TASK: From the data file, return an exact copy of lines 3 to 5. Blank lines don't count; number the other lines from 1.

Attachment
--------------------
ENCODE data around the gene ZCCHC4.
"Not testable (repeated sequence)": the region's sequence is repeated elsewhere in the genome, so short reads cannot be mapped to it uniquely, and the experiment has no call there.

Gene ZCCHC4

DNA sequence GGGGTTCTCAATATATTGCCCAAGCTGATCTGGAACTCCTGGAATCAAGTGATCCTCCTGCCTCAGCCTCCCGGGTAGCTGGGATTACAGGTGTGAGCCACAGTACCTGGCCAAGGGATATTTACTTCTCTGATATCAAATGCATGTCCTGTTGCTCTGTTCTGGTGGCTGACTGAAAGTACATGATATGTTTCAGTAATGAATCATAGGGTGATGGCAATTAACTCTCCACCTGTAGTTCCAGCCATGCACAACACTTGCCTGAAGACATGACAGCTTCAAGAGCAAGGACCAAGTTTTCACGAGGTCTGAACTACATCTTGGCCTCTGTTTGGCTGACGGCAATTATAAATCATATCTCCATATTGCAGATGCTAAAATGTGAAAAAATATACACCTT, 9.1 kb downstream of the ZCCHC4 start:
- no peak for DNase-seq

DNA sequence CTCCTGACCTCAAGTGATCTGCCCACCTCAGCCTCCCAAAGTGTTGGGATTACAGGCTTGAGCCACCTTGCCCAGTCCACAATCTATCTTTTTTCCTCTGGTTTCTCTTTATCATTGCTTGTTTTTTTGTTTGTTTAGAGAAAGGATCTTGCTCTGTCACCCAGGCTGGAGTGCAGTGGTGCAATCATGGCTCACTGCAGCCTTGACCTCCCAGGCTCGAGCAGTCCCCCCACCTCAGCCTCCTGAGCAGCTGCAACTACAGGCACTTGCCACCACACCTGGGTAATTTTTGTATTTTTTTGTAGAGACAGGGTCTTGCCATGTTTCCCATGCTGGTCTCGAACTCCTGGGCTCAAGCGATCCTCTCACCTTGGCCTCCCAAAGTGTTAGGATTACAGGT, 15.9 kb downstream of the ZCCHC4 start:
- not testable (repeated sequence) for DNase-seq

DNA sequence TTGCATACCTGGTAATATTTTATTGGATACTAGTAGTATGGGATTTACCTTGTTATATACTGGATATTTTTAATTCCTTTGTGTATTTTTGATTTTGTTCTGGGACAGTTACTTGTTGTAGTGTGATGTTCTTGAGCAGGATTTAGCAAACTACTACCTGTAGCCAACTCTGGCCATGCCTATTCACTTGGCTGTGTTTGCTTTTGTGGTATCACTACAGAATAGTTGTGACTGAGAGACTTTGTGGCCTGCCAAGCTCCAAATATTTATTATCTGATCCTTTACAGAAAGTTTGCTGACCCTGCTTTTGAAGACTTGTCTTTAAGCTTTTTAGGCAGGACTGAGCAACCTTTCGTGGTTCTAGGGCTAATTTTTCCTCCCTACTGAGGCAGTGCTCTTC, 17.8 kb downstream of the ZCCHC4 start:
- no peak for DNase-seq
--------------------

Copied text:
Gene ZCCHC4

DNA sequence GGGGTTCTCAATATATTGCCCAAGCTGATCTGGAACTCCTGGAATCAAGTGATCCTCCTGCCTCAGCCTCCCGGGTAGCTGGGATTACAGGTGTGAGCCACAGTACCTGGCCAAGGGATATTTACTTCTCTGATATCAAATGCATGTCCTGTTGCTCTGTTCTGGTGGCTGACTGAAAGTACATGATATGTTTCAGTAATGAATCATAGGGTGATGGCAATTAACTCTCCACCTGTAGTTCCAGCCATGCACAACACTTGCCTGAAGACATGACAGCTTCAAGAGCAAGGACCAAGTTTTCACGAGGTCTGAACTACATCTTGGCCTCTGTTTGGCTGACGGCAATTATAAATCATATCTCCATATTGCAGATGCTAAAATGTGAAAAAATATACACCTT, 9.1 kb downstream of the ZCCHC4 start:
- no peak for DNase-seq